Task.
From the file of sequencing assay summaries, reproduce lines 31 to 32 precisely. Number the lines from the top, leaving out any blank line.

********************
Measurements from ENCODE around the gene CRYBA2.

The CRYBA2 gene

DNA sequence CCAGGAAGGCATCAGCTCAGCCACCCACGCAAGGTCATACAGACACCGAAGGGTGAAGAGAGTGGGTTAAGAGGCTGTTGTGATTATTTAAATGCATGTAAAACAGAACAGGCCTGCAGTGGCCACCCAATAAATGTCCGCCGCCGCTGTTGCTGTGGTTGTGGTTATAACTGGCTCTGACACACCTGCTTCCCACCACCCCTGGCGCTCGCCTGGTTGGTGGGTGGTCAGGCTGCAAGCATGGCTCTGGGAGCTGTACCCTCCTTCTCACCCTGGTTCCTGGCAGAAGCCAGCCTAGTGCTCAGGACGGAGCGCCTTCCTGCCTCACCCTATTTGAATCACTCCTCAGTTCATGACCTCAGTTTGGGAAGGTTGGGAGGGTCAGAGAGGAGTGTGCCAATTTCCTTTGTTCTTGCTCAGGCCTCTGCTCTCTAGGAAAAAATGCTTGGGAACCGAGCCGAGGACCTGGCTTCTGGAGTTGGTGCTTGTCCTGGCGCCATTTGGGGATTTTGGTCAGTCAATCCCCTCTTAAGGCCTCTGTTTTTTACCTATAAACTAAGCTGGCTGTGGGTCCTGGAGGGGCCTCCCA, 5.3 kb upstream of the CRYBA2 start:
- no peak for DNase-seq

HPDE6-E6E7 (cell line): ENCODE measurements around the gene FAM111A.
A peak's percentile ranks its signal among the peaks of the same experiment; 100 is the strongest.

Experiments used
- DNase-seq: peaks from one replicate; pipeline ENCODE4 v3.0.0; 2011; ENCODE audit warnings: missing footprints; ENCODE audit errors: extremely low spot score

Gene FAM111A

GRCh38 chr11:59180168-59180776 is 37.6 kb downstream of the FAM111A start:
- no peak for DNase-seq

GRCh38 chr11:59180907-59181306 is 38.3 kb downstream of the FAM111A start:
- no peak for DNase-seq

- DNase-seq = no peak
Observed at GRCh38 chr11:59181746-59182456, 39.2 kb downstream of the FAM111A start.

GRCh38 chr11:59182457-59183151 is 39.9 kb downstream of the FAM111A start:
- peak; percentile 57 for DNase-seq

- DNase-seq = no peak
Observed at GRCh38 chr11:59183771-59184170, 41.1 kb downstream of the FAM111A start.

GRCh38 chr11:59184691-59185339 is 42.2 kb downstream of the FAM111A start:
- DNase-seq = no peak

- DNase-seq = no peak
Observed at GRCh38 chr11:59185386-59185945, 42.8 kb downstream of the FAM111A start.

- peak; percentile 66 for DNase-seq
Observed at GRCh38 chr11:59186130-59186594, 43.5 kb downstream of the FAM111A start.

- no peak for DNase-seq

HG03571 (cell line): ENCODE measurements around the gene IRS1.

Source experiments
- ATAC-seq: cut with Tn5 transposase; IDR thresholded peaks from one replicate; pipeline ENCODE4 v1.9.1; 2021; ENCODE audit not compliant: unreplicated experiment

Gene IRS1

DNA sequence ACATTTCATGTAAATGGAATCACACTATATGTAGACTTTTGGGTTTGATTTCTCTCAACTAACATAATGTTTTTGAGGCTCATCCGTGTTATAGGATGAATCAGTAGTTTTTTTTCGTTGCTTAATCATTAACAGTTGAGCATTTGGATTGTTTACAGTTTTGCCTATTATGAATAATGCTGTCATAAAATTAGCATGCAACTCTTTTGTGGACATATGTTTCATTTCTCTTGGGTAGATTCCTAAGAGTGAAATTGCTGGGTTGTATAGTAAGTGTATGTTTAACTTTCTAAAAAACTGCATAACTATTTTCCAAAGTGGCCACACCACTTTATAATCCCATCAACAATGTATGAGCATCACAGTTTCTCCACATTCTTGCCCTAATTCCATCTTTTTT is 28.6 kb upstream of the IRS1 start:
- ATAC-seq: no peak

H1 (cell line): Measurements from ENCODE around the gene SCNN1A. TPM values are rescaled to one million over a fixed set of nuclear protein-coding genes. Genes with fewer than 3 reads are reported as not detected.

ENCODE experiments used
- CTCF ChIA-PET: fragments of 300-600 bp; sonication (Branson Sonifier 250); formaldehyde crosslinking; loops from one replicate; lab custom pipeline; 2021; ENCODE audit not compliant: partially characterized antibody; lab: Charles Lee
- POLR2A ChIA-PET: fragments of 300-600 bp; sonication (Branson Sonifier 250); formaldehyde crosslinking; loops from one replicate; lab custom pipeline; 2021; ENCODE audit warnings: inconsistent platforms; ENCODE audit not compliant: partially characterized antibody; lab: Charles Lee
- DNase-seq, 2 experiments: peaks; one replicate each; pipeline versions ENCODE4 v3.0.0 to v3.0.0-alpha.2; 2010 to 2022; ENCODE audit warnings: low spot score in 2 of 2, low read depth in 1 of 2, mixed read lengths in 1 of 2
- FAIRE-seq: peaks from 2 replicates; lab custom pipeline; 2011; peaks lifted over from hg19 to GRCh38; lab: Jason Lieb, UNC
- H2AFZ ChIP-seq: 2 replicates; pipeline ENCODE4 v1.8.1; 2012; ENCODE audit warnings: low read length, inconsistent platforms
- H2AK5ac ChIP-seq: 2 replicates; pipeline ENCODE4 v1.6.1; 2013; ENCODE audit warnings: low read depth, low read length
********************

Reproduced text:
DNA sequence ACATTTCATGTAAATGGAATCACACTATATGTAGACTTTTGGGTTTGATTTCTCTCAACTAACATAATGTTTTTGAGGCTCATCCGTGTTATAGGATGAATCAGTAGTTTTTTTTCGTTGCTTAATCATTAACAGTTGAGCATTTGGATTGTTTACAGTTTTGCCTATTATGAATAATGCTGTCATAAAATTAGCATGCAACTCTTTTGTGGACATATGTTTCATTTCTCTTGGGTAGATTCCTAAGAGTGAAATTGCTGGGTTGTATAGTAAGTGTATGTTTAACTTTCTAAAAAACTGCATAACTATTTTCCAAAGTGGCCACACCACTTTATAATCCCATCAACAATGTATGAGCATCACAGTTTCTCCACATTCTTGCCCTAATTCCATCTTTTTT is 28.6 kb upstream of the IRS1 start:
- ATAC-seq: no peak